Wednesday, July 23, 2008

Just Trying To Keep Up...

With the vegetables. They just keep coming. We hadn't quite finished last week's box before we got another box yesterday. So now I have zucchini, potatoes, corn on the cob, beets, basil, turnips, cucumbers, purple string beans, pea shoots, carrots and lettuce. You never want to get behind.

I just made zucchini bread. That took care of three zucchini. Tonight I'm making more pesto to freeze. For dinner we are having the pea shoots stir fried with the purple string beans. Meat loaf is the main dish.

I also bought mason jars so I can turn the cucumbers into bread and butter pickles. That's on my to-do list for tomorrow. Friday night we are having friends for dinner so we are having the corn on the cob and potato latkes made with potatoes and turnips. Barbecued sausage will be the meat course.

I would really like some more turnip recipes. So let me know if you have some...or a dozen.

I'm not really complaining because the veggies are so delicious, and I'm enjoying the experience of trying so many new foods and recipes, but yikes I feel like there are vegetables chasing me around the house.

Kerry and I are "locavores." That's a term I've been hearing a lot lately. It means you try to buy your food locally; it's good for the environment and the local economy. Locally grown organic food is still more expensive than the grocery store non-organic variety, but with rising fuel prices that may shift. Flying a plane load of cantaloupes here in January from Mexico and then trucking them around to the stores may become something of the past. The fuel will simply be too expensive. And that's better for the air.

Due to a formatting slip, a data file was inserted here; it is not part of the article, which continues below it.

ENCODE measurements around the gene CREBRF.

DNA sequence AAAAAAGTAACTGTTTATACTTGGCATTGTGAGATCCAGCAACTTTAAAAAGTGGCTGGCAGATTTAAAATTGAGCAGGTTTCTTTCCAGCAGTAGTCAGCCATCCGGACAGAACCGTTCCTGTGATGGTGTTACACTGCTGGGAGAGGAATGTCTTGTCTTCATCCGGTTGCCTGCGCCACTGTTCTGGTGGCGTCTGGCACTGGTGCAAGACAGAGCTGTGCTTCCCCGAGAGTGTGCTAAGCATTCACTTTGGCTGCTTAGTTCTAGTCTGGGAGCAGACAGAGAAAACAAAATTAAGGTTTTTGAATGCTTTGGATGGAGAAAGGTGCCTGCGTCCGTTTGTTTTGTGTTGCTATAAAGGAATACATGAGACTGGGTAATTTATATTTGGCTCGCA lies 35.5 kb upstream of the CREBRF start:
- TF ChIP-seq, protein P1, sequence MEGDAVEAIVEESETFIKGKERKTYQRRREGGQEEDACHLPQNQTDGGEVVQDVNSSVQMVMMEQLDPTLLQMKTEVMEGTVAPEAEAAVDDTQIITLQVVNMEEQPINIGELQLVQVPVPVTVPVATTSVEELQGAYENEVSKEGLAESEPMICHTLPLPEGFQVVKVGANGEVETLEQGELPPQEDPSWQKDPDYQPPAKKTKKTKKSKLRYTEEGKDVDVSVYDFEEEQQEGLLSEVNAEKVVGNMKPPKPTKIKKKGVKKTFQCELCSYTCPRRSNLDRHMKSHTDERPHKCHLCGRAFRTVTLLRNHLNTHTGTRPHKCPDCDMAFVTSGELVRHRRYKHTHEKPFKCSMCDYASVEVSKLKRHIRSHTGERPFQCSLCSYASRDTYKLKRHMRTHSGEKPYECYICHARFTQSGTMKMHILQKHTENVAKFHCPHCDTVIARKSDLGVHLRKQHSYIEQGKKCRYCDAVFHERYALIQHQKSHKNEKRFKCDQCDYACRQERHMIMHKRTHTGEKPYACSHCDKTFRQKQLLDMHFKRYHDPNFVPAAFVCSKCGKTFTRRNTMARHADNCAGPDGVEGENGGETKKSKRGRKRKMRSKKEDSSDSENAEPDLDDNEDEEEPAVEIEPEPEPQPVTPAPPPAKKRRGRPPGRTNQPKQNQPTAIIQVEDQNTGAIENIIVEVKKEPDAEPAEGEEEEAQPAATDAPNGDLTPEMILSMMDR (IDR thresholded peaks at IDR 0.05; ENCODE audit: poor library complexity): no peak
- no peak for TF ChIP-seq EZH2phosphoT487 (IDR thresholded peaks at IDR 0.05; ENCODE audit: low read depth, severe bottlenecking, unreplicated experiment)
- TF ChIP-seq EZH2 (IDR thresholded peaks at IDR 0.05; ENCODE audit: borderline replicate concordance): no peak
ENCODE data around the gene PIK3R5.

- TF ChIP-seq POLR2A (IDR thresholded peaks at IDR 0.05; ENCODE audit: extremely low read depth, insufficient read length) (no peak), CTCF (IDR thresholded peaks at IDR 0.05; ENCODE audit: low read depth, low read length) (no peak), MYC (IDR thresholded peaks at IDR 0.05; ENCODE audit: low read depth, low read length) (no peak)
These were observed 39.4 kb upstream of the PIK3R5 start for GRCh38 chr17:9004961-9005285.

I just ordered a book on CD from the library. The author is Barbara Kingsolver who writes great fiction (Poisonwood Bible). The book is "Animal, Vegetable, Miracle." It's about the year she and her family spent eating locally and what it was like.


dykewife said...

living where we do, we can only consistently get local produce in summer and fall. the rest of the year anything local comes from greenhouses and cost one's first born son to buy. since i've grown accustomed to boy's face, imported veg wins out. i won't even begin about the fruit because the only stuff local are berries and they cost more then boy!

you're lucky that you can participate in such a thing there. we have a program here, chep (child hunger and education program) a nonprofit organization that puts together vegetable and fruit boxes for a reasonable price, but sometimes they're pretty sparce because of the cost of vegetables.

it's too bad that i love living here so much.

Rhonda said...

I loved The Poisonwood Bible.
I'll have to check the book out.
Maybe we could do a "book club" from a distance?

Mark and I went to the Farmers Market this a.m.
I'm thinking of desinging a "recyclable" cloth bag to sell there.
Better than getting a bunch of veggies and stuff in plastic bags.

blogauthor said...

Barbara Kingslover also wrote 'Nickel and Dimed: Getting by on Minimum Wage in America' or something along those lines. HIGHLY recommended. It makes you think twice before shopping at WalMart and adds to my urge to tip generously at low brow restaurants.